By Daniel J. Solove
When the government gathers or analyzes personal information, many people say they’re not worried. “I’ve got nothing to hide,” they declare. “Only if you’re doing something wrong should you worry, and then you don’t deserve to keep it private.”
The nothing-to-hide argument pervades discussions about privacy. The data-security expert Bruce Schneier calls it the “most common retort against privacy advocates.” The legal scholar Geoffrey Stone refers to it as an “all-too-common refrain.” In its most compelling form, it is an argument that the privacy interest is generally minimal, thus making the contest with security concerns a foreordained victory for security.
The nothing-to-hide argument is everywhere. In Britain, for example, the government has installed millions of public-surveillance cameras in cities and towns, which are watched by officials via closed-circuit television. In a campaign slogan for the program, the government declares: “If you’ve got nothing to hide, you’ve got nothing to fear.” Variations of nothing-to-hide arguments frequently appear in blogs, letters to the editor, television news interviews, and other forums. One blogger in the United States, in reference to profiling people for national-security purposes, declares: “I don’t mind people wanting to find out things about me, I’ve got nothing to hide! Which is why I support [the government’s] efforts to find terrorists by monitoring our phone calls!”
The argument is not of recent vintage. One of the characters in Henry James’s 1888 novel, The Reverberator, muses: “If these people had done bad things they ought to be ashamed of themselves and he couldn’t pity them, and if they hadn’t done them there was no need of making such a rumpus about other people knowing.”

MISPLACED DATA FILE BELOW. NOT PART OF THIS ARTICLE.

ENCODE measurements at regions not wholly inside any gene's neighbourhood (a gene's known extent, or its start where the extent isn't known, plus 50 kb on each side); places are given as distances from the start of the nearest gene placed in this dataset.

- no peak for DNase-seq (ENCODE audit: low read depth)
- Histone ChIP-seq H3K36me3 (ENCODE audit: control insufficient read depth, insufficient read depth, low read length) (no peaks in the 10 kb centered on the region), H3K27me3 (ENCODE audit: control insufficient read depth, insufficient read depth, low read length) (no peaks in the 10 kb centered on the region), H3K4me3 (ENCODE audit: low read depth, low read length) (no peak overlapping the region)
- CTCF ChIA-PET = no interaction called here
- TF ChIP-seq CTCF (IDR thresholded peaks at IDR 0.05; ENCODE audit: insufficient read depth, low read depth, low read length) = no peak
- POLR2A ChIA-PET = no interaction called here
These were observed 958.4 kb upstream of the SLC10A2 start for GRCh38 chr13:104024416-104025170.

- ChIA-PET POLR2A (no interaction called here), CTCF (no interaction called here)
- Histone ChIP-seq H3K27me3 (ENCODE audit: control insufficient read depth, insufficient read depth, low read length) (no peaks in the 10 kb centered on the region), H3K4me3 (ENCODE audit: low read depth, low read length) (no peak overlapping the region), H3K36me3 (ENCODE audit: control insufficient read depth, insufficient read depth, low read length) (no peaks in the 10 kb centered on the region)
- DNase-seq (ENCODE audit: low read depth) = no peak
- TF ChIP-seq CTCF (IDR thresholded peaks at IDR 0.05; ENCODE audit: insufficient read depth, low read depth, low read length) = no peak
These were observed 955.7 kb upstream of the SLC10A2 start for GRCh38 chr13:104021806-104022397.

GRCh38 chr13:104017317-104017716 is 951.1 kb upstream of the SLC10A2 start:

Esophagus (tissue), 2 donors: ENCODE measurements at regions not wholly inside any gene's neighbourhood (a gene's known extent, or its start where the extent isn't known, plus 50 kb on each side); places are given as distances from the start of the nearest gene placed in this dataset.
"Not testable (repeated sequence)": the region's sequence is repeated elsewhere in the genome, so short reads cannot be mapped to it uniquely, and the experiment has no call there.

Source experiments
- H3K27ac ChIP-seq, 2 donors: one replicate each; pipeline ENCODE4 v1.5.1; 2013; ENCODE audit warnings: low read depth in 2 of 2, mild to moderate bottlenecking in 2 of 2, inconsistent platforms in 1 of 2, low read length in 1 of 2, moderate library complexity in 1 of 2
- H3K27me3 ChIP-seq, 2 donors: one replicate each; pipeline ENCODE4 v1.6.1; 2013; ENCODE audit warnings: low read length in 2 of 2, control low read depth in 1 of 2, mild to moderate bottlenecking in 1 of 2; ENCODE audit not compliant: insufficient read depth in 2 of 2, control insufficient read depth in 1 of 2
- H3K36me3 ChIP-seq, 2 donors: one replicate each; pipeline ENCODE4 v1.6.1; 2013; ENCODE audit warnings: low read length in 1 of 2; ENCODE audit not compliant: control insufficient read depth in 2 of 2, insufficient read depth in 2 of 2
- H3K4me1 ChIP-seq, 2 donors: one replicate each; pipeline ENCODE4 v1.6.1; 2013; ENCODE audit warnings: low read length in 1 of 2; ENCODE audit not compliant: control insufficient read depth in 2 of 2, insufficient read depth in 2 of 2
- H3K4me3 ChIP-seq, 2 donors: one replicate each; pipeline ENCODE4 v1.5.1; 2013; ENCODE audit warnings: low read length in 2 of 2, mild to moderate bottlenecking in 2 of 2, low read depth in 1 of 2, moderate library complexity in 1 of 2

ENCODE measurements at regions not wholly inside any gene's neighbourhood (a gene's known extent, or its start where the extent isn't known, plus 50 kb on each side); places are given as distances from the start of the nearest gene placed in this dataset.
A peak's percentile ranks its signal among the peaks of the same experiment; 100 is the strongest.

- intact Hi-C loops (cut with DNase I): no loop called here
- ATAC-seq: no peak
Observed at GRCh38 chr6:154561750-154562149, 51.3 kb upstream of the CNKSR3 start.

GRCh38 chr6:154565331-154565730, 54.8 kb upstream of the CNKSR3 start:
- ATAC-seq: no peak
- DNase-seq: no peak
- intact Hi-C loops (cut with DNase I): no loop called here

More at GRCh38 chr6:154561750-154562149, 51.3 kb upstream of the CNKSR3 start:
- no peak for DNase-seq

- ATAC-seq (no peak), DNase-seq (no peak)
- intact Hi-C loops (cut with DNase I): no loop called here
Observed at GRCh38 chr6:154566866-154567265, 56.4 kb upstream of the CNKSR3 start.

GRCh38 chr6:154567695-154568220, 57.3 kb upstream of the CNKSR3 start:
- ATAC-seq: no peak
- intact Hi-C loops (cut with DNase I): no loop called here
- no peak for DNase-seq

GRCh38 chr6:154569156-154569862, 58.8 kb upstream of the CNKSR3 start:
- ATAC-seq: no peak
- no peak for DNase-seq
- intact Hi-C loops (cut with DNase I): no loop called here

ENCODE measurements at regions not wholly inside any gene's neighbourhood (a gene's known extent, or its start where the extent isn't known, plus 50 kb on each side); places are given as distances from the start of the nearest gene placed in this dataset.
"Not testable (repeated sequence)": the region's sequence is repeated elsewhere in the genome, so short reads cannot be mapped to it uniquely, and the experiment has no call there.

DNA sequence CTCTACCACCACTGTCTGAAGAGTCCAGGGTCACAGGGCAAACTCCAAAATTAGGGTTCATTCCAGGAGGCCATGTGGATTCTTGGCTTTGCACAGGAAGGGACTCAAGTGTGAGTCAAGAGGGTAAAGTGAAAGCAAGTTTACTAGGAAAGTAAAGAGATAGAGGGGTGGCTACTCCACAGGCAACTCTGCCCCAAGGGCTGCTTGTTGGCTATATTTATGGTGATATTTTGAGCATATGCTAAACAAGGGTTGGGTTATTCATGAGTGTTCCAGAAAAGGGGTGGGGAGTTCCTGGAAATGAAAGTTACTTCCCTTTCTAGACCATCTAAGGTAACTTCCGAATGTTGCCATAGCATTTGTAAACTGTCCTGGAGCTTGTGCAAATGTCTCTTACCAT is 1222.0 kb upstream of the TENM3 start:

I encountered the nothing-to-hide argument so frequently in news interviews, discussions, and the like that I decided to probe the issue. I asked the readers of my blog, Concurring Opinions, whether there are good responses to the nothing-to-hide argument. I received a torrent of comments:
· My response is “So do you have curtains?” or “Can I see your credit-card bills for the last year?”
· So my response to the “If you have nothing to hide … ” argument is simply, “I don’t need to justify my position. You need to justify yours. Come back with a warrant.”
· I don’t have anything to hide. But I don’t have anything I feel like showing you, either.
· If you have nothing to hide, then you don’t have a life.
· It’s not about having anything to hide, it’s about things not being anyone else’s business.
· Bottom line, Joe Stalin would [have] loved it. Why should anyone have to say more?
On the surface, it seems easy to dismiss the nothing-to-hide argument. Everybody probably has something to hide from somebody. As Aleksandr Solzhenitsyn declared, “Everyone is guilty of something or has something to conceal. All one has to do is look hard enough to find what it is.” Likewise, in Friedrich Dürrenmatt’s novella “Traps,” which involves a seemingly innocent man put on trial by a group of retired lawyers in a mock-trial game, the man inquires what his crime shall be. “An altogether minor matter,” replies the prosecutor. “A crime can always be found.”